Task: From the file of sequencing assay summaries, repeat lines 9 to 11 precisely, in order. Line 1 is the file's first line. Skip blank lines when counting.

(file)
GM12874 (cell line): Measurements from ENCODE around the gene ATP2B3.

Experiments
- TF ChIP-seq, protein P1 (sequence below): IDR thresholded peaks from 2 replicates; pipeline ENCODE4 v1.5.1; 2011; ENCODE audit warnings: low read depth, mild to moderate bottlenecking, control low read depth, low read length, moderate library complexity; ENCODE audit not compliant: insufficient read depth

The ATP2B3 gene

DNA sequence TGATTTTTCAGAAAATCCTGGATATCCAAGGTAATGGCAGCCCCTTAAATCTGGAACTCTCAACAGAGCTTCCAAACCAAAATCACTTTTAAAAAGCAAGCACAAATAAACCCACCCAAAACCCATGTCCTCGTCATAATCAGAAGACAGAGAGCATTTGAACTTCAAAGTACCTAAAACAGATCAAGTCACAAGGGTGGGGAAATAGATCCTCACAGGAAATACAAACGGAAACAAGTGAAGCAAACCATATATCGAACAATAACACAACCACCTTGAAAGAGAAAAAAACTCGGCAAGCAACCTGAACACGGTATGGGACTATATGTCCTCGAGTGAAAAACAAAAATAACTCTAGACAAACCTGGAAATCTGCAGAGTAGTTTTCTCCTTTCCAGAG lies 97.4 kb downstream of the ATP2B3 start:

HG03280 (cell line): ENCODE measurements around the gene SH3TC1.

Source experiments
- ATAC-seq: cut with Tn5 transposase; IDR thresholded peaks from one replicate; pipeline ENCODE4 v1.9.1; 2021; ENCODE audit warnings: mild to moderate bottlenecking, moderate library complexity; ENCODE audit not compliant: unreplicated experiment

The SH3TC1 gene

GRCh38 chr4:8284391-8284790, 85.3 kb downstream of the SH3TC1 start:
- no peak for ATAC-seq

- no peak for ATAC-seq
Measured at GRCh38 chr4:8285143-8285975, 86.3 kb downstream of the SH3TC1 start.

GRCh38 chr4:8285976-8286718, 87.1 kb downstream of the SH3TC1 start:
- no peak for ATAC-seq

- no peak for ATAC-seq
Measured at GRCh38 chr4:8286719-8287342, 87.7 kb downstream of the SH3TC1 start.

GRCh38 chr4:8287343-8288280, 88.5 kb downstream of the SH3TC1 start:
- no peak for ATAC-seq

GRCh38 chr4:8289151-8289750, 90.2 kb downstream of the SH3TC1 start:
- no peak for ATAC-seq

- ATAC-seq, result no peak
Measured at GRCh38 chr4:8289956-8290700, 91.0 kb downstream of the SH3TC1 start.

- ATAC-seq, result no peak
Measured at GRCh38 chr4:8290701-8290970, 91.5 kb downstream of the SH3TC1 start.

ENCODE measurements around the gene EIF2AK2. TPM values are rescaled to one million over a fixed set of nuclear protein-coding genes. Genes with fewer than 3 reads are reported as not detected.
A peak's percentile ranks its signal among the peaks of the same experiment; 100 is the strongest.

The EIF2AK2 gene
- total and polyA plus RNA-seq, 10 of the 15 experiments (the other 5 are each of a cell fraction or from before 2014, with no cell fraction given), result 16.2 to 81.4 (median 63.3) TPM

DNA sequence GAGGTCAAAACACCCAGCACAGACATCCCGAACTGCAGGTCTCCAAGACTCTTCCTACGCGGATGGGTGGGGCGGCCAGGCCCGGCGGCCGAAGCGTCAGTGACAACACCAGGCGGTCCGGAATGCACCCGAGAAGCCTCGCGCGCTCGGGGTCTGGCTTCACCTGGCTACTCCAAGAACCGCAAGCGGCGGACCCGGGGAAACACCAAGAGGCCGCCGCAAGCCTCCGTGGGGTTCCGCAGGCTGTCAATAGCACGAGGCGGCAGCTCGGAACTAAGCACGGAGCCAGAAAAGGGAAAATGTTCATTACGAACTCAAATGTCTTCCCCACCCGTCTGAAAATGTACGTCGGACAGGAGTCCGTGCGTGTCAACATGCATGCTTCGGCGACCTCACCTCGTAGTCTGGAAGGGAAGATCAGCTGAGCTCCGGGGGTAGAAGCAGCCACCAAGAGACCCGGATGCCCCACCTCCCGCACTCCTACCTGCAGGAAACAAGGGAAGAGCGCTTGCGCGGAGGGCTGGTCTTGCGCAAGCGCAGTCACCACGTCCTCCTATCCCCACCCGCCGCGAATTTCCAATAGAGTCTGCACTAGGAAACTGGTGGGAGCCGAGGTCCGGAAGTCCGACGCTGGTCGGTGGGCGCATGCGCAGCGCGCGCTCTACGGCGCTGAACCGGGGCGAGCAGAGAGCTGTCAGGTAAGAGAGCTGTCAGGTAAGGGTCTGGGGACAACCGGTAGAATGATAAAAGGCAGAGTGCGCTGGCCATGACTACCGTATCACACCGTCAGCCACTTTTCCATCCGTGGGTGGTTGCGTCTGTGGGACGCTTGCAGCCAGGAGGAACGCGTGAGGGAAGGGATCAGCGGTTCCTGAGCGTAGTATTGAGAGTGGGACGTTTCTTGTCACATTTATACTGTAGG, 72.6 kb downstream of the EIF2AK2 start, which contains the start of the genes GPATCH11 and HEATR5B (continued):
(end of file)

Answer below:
The SH3TC1 gene

GRCh38 chr4:8284391-8284790, 85.3 kb downstream of the SH3TC1 start:
- no peak for ATAC-seq